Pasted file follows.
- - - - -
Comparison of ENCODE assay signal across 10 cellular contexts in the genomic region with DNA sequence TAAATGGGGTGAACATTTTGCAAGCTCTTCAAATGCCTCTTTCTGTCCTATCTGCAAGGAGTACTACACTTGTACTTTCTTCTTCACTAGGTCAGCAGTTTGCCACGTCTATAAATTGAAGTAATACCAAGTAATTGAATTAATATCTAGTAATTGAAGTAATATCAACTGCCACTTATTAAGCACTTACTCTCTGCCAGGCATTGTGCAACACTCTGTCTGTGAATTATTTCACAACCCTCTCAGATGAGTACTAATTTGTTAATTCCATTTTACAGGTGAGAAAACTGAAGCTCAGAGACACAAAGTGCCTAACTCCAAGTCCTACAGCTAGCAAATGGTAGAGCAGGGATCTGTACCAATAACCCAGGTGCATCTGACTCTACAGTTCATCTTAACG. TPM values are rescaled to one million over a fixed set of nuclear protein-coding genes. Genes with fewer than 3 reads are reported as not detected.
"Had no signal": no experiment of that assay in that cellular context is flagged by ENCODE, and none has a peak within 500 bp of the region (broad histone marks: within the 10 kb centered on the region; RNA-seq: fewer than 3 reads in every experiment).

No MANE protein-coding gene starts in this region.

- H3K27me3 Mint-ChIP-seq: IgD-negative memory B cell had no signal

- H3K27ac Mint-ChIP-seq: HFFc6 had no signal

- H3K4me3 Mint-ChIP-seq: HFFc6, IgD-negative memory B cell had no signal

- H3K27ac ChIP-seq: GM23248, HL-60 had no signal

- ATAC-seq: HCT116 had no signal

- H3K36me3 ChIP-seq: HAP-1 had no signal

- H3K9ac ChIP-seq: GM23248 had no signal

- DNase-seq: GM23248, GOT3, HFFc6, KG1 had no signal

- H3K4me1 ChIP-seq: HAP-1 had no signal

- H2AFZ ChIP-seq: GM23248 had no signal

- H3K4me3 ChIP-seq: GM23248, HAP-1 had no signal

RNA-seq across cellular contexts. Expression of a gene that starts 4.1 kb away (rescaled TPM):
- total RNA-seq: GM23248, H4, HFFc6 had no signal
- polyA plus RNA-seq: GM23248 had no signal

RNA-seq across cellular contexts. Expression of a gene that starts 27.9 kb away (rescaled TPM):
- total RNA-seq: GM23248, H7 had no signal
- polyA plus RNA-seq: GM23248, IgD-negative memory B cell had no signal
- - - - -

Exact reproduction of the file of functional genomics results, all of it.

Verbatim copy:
Comparison of ENCODE assay signal across 10 cellular contexts in the genomic region with DNA sequence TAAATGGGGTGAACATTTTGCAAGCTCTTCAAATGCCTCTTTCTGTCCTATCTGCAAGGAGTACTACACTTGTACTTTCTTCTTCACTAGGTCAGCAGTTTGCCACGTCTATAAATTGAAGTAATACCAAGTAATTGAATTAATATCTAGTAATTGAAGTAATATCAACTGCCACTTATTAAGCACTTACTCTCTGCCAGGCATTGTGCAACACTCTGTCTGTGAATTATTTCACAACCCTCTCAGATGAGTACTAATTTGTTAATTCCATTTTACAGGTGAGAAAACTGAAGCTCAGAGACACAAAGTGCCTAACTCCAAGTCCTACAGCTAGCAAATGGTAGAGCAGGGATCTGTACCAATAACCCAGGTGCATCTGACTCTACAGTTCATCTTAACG. TPM values are rescaled to one million over a fixed set of nuclear protein-coding genes. Genes with fewer than 3 reads are reported as not detected.
"Had no signal": no experiment of that assay in that cellular context is flagged by ENCODE, and none has a peak within 500 bp of the region (broad histone marks: within the 10 kb centered on the region; RNA-seq: fewer than 3 reads in every experiment).

No MANE protein-coding gene starts in this region.

- H3K27me3 Mint-ChIP-seq: IgD-negative memory B cell had no signal

- H3K27ac Mint-ChIP-seq: HFFc6 had no signal

- H3K4me3 Mint-ChIP-seq: HFFc6, IgD-negative memory B cell had no signal

- H3K27ac ChIP-seq: GM23248, HL-60 had no signal

- ATAC-seq: HCT116 had no signal

- H3K36me3 ChIP-seq: HAP-1 had no signal

- H3K9ac ChIP-seq: GM23248 had no signal

- DNase-seq: GM23248, GOT3, HFFc6, KG1 had no signal

- H3K4me1 ChIP-seq: HAP-1 had no signal

- H2AFZ ChIP-seq: GM23248 had no signal

- H3K4me3 ChIP-seq: GM23248, HAP-1 had no signal

RNA-seq across cellular contexts. Expression of a gene that starts 4.1 kb away (rescaled TPM):
- total RNA-seq: GM23248, H4, HFFc6 had no signal
- polyA plus RNA-seq: GM23248 had no signal

RNA-seq across cellular contexts. Expression of a gene that starts 27.9 kb away (rescaled TPM):
- total RNA-seq: GM23248, H7 had no signal
- polyA plus RNA-seq: GM23248, IgD-negative memory B cell had no signal